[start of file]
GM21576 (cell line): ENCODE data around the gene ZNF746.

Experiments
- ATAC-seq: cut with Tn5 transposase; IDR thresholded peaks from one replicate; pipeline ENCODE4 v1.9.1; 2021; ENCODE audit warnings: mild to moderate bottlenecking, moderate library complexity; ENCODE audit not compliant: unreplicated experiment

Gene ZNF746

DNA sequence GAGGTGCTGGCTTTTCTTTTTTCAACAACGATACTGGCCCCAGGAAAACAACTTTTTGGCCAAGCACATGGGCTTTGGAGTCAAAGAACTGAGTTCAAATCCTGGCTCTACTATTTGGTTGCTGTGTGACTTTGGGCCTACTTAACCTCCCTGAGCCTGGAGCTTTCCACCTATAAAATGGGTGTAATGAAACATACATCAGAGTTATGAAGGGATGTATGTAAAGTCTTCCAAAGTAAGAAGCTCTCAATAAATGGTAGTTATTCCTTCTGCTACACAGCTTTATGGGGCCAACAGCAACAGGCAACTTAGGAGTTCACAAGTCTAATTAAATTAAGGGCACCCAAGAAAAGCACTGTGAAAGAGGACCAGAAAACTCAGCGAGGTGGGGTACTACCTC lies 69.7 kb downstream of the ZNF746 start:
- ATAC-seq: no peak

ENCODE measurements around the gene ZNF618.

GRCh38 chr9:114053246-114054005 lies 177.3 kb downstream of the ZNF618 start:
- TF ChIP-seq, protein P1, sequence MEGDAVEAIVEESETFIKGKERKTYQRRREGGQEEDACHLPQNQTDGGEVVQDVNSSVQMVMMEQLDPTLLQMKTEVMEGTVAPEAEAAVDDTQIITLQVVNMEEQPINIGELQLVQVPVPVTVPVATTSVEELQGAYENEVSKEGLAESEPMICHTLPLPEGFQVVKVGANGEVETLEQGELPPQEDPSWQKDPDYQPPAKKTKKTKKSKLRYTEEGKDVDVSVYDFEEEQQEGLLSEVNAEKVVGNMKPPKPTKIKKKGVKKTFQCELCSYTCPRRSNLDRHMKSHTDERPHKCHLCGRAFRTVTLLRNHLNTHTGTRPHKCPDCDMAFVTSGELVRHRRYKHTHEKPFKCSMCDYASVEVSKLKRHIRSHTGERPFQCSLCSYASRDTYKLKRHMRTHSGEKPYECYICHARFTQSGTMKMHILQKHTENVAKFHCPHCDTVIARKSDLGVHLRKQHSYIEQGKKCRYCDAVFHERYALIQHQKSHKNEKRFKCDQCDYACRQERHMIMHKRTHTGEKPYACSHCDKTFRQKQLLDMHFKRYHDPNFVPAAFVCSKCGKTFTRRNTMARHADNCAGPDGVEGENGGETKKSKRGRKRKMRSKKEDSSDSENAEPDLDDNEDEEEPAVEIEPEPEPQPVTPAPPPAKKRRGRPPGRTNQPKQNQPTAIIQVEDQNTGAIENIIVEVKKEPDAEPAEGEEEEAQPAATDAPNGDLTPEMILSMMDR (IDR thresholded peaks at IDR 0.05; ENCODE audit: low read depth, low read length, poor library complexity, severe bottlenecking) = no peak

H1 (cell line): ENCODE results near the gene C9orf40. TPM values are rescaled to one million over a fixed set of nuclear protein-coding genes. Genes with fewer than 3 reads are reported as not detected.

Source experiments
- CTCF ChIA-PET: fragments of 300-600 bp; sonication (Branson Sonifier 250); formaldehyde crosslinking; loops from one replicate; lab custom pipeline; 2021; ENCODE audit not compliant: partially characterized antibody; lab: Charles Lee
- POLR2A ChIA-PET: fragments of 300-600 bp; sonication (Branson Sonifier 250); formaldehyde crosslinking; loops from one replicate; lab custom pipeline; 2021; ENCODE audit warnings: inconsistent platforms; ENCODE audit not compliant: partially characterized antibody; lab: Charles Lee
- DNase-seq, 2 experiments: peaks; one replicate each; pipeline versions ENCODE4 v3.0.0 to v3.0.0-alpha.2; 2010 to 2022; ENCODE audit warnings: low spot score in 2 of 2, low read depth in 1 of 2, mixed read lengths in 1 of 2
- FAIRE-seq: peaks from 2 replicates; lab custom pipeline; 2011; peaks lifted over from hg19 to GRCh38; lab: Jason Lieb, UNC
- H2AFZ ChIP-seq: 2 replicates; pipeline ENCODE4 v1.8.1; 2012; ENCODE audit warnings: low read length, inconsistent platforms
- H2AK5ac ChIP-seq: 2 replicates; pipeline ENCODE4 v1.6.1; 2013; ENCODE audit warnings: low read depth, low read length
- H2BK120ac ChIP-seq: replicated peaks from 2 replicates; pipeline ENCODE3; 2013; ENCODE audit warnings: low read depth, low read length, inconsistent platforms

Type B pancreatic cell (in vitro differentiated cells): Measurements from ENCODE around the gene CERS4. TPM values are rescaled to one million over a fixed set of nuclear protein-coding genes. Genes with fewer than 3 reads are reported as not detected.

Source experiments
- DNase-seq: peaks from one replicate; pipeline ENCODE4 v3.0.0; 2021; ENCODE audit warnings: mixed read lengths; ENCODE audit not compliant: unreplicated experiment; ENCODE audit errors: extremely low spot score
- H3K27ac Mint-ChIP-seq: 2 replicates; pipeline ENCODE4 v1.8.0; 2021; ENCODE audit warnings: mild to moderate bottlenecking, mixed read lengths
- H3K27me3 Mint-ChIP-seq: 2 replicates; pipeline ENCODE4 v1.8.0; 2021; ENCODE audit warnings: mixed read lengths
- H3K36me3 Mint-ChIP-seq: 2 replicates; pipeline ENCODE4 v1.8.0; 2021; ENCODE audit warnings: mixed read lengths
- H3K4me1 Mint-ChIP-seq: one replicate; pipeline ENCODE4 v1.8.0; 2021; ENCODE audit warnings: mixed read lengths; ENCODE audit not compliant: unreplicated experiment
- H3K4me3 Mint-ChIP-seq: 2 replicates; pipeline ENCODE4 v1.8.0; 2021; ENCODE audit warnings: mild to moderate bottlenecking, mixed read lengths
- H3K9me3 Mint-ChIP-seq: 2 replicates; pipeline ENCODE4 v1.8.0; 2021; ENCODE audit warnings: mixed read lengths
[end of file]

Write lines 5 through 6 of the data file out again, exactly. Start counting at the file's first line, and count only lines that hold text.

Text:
DNA sequence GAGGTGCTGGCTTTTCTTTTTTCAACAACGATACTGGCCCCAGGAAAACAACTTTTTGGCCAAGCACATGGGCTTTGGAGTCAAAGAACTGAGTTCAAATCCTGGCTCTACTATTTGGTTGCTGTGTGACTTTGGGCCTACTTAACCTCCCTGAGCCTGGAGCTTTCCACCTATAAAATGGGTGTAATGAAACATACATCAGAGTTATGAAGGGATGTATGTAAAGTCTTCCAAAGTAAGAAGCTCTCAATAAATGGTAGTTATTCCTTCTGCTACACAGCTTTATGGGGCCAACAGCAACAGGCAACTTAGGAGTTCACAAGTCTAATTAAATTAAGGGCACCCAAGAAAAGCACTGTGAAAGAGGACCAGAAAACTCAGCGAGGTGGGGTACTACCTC lies 69.7 kb downstream of the ZNF746 start:
- ATAC-seq: no peak